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JOHN EDSON BRADY, Editor
The Making of a Binding Contract
the subject matter of the sale, no binding contract is made. As stated in the text-books on the law of contracts, “there can be no binding contract unless the minds of the parties meet.” And where one of the parties has one thing in mind and the other has something entirely different in mind, it is clear their minds cannot meet.
The point is well illustrated in a leading English case, Raffles y. Wichelhaus, 2 H. & C. 906. In this case, the plaintiff agreed to sell to the defendant a quantity of cotton, to arrive on the ship Peerless from Bombay. There were two ships having the name Peerless, both sailing from Bombay. The buyer meant the Peerless arriving in October, while the seller meant the Peerless arriving in December. It was held that no contract had been made.
A more recent illustration is found in the decision of the Supreme Judicial Court of Maine, Allen v. Rockland Wholesale Grocery Co., 122 Atl. Rep. 414. The plaintiff, Franklin W. Allen, operating a reporter service, sent out a circular letter offering to furnish the complete official report of hearings before the Federal Trade Commission, involving unfair competitive methods employed by wholesale grocers, at the price of 15 cents per page.
The circular sent out was in the following form:
Unfair Competitive Methods in the Grocery Trade Federal Trade Com
mission Docket Number 579 Dear Sir-If you are interested in the above hearings, involving unfair competitive methods employed by wholesale grocers, and wish to obtain copies of the complete official report of these hearings before the Federal Trade Commission, which are of unusual importance and interest to the grocery trade, and which we will furnish by agreement with the commission at the unusually low rate of 15 cents per page, please advise us promptly so that we may make enough copies to supply you without delay.
One of these circulars came to the hands of the defendant, Rockland Wholesale Grocery Co. The company answered, stating that it would "be pleased to receive a copy of the reports of the Federal Trade Commission."
Nothing was said in either the circular or the defendant's letter with reference to the number, or probable number, of pages that would be required to report the hearings.
Some time later the plaintiff forwarded to the defendant 1,700 pages of testimony, being the first installment of data originating in a hearing before the commission.
The defendant immediately returned these pages, notifying the plaintiff that it “did not order anything of the kind.” In its letter it stated: “We supposed we were getting a pamphlet for a few dollars’ cost; we did not know we were ordering anything of this nature.”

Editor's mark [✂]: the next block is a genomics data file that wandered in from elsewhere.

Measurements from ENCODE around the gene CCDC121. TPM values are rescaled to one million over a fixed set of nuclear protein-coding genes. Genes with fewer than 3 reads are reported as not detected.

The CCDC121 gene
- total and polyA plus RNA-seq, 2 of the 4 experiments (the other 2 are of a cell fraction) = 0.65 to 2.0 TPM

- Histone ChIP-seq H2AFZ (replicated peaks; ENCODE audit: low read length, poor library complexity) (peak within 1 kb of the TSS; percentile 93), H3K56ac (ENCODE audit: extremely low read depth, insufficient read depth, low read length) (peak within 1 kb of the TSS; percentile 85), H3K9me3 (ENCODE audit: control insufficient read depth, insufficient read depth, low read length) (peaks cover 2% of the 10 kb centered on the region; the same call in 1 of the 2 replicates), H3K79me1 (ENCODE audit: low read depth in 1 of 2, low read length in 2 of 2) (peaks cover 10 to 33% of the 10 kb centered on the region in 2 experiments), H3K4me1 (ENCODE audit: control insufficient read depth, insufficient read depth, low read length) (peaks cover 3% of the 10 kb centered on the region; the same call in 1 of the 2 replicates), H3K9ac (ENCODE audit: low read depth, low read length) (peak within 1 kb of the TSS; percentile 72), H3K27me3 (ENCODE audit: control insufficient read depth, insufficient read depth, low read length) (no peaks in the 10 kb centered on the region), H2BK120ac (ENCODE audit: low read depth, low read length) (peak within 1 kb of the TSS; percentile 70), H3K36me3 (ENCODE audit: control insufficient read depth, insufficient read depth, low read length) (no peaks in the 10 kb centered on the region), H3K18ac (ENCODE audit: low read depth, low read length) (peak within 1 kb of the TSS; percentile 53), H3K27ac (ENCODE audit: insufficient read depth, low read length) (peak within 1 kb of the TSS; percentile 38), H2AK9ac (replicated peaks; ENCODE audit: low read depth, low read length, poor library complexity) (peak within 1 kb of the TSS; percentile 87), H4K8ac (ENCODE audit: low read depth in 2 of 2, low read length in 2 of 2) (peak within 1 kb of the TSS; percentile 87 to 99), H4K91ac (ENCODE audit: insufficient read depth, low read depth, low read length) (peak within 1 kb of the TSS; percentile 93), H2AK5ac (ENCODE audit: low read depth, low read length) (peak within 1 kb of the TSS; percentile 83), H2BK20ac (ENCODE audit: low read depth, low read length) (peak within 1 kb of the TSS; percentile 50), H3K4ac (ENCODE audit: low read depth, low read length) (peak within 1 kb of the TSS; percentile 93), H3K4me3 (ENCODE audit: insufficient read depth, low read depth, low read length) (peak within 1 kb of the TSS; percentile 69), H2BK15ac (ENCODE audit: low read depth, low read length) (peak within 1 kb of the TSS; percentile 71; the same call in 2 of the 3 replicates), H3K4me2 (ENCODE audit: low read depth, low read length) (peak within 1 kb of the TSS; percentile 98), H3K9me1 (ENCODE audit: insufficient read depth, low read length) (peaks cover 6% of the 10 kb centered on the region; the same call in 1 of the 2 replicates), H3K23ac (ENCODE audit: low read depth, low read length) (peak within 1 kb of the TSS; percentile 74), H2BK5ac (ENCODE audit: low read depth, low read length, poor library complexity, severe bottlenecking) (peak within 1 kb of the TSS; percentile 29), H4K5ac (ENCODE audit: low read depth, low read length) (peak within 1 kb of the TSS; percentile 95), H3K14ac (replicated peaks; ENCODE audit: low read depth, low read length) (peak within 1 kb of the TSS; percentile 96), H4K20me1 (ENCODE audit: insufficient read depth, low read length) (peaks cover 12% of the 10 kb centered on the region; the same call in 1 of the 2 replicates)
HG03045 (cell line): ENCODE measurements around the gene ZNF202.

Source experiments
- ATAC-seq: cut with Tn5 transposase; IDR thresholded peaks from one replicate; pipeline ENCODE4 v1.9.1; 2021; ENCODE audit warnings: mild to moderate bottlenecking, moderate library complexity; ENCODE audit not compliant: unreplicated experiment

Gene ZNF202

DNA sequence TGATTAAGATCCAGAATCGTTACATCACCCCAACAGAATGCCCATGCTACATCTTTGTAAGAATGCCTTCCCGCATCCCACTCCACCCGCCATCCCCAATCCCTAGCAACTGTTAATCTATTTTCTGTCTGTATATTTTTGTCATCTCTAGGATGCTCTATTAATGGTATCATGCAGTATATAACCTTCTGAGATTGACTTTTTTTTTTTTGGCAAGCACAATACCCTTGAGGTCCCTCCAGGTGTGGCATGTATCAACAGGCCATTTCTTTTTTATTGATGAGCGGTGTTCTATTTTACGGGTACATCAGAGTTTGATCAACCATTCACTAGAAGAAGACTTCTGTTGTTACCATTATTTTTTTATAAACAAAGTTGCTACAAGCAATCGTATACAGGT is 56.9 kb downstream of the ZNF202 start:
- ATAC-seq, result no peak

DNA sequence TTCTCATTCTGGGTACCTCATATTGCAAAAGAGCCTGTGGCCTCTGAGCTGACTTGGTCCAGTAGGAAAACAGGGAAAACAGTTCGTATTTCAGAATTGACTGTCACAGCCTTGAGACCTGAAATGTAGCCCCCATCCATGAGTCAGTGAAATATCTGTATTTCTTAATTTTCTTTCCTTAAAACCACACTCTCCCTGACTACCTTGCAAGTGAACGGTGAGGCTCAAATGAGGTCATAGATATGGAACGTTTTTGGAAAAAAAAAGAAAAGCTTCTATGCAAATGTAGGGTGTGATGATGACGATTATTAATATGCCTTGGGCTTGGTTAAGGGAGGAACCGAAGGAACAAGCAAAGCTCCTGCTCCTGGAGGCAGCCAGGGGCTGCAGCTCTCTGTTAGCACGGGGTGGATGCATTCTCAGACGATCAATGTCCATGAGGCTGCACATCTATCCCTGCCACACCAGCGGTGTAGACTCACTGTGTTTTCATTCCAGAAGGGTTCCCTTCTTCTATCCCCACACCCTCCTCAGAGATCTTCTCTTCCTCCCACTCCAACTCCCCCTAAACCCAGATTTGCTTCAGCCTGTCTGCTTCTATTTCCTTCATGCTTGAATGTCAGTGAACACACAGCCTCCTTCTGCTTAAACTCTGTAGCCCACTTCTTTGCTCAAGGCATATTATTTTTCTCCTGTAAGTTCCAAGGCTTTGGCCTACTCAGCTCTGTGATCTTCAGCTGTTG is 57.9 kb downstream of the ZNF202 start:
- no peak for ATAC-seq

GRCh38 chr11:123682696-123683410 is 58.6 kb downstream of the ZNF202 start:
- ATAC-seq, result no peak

The plaintiff then sent to the defendant a statement in the following form:
September 16, 1921.
No. 579. Rockland Wholesale Grocery Co., Rockland, Maine, to Hulse & Allen, Dr.
17 East 36th Street, New York. The rate of 15 cents per page has been fixed by agreement with the Federal Trade Commission.
It is frequently not recognized by our clients that bills rendered by us are not subject to credit terms, but are for services requiring immediate and often advance payment by us, and for which we in consequence should be promptly reimbursed. We therefore anticipate the earliest possible attention to your indebtedness.
For official stenographer's transcript of proceedings before the Federal Trade Commission:
Pages 1 to 1,066, 1 copy, 1,666 nages at 15 cents
34 pages at 15 cents
And, upon the defendant's refusal to pay for the testimony, the plaintiff brought this action for $265.25. The plaintiff contended that there was a complete contract made betwee. the parties which the defendant could not evade. The defendant contecord that there was no contract because there was no “meeting of the mids” upon the subject. The court held that the defendant's contention was correct, saying:
An examination of the circular and letter in reply without any other evidence discloses that the minds of the parties did not meet. The plaintiff offered a “complete official report” and sent a partial report of the evidence. The defendant says he expected a complete report, something in the nature of a pamphlet, and refused to receive a partial report of the evidence, unbound.
The wording of the circular as to the offer and the reply shows clearly a misunderstanding, and the further correspondence between the parties fortifies the conclusion that, however well intentioned, their minds did not meet.
Judgment was accordingly given in favor of the defendant.
“Folio" Means 100 Words If the language used in an agreement for the sale of property or services has an established meaning, or unmistakably identifies certain property, there will be a binding contract, although one of the parties understood the language to mean something different from its real meaning.
A recent decision applying this rule is Law Reporting Co. v. Whitaker, St. Louis, Mo., Court of Appeals, 254 S. W. Rep. 715. This case also involves the sale of a report of proceedings. But because of the somewhat different language used by the parties the case was decided differently. The purchaser was held liable.
The plaintiff, Law Reporting Co., was employed as official reporter to report the proceedings of the Federal Electric Railways Commission. This commission was appointed by the President of the United States to investigate the financial situation of the electric railways of the country and make recommendations for their relief.
After having been employed, the plaintiff sent out a circular letter to electric railway associations and members of the Investment Bankers' Association. One of these letters was addressed to and received by the defendants.
The letter offered "to furnish promptly copies of the official reports of the commission's proceedings at the rate of ten cents per